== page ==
With the increase in computing power and introduction of both artificial intelligence (AI) and virtual reality the possibilities are endless for both good or evil. The Pew Research Center again reports the following:
Micah Altman, a senior fellow at the Brookings Institution and head scientist in the program on information science at MIT Libraries, said, “How technology affects people and society depends in large part on what values we embed into the design of these technologies, and who controls them. With appropriate governance, information, communication and AI, technologies can vastly increase human capability if we as a society establish the rights of users of ubiquitous technologies to inspect their operation, audit their results and exercise agency into how these systems interact with them and their data, and if we use effective regulation to ensure that these systems are both designed and operated to preserve these rights. If not, it is likely that these increasingly powerful technologies will enable concentrations of power and influence over others – economically through using these technologies to amplify the advantage of wealth, through influence over beliefs and persuasion, and through surveillance and coercion. I choose to be hopeful.”
History could be seen as a kind of virtual reality. “His-Story” is what historians give us. We try and mitigate the contriving and conflating of historical accounts by having corroborating and verifiable sources but sometimes fail to recognize that each source is a personally biased individual telling it as they thought they saw it, usually unaware of their own subjectivity. This isn’t meant to condemn history or its pursuit. It is a source of great learning. We have all heard that, “Those who cannot remember the past are condemned to repeat it.” But recently, as we lived through the horrors of Independence-day media reports concerning the violence from many who acted upon a “new history” of the founding of our nation by “slave owners” and “abusers of native Americans,” the danger of assumed and even contrived reality became horrifically evident. In an article, with ideas repeated throughout the media were sentiments such as:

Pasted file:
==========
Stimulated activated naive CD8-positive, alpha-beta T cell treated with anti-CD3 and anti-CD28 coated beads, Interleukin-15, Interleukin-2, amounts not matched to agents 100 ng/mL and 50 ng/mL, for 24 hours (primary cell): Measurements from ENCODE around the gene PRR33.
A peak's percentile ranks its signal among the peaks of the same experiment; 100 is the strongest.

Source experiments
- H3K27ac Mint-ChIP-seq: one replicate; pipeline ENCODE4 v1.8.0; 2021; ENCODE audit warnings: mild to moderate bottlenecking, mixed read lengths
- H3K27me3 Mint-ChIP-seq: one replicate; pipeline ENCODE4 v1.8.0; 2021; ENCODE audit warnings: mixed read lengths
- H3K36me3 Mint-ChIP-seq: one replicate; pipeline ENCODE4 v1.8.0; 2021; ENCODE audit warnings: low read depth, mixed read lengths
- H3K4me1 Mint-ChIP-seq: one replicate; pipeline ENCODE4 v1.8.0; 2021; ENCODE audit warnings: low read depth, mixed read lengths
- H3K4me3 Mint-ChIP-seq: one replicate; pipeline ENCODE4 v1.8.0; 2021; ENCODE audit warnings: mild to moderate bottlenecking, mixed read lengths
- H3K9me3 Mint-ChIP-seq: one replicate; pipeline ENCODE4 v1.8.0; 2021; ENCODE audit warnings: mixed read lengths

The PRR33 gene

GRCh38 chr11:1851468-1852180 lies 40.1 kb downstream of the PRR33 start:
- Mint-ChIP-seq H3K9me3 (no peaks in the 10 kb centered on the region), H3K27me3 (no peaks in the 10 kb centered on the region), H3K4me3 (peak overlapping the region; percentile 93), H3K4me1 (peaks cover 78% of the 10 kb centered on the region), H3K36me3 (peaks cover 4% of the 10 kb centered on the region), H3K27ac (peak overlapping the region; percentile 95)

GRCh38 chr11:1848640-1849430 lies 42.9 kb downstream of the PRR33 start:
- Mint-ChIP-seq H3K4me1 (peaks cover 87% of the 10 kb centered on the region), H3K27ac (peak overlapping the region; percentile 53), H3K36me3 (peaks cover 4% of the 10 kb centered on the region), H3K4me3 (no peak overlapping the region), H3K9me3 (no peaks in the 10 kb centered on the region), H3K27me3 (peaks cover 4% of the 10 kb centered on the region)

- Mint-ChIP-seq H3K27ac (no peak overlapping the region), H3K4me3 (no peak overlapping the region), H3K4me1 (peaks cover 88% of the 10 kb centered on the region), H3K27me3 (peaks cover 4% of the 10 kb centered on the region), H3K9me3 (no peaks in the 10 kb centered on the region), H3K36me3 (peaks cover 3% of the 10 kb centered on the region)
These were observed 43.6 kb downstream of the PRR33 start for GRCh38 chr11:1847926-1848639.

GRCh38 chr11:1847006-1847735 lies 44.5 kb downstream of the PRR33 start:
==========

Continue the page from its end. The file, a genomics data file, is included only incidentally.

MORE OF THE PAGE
“Whenever I see a truck driving around with an American flag stamped on its bumper or waving as they zoom by, I just feel a bit disgusted.
I’m not one to be silent about our troubling history that has led to the tension I feel in admitting these things out loud.
There’s so much negative unproductive hate online these days. As I predicted, the beginning of July was inundated with posts titled, “Why I Don’t Celebrate the Fourth of July,” or “The Oppressive History of Independence Day” or… well, you get the point.”
The strategic re-publication of selective negative elements from the lives of many of our founding fathers especially as pertaining to slavery, at a time when race riots are ravishing many downtown areas, has fueled this “virtual reality” fire that will either destroy or re-forge who we are as a nation. The concern is not just about the dangers of re-writing the stories of our national identity but in our growing facility with virtual reality and inability to differentiate it from our physical world reality. One writer calls it “presentism” when we perceive past events and people through modern cultural lenses.
The Pew research center concludes, after extensive survey of digital experts, that some have noted by 2020 augmented reality (AR) and virtual reality (VR) will have reached the point that reality itself will be blurred.